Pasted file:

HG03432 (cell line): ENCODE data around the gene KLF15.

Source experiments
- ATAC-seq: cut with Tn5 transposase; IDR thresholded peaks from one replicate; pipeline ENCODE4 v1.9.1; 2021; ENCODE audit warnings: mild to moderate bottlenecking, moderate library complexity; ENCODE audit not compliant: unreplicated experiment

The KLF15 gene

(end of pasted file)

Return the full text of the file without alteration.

HG03432 (cell line): ENCODE data around the gene KLF15.

Source experiments
- ATAC-seq: cut with Tn5 transposase; IDR thresholded peaks from one replicate; pipeline ENCODE4 v1.9.1; 2021; ENCODE audit warnings: mild to moderate bottlenecking, moderate library complexity; ENCODE audit not compliant: unreplicated experiment

The KLF15 gene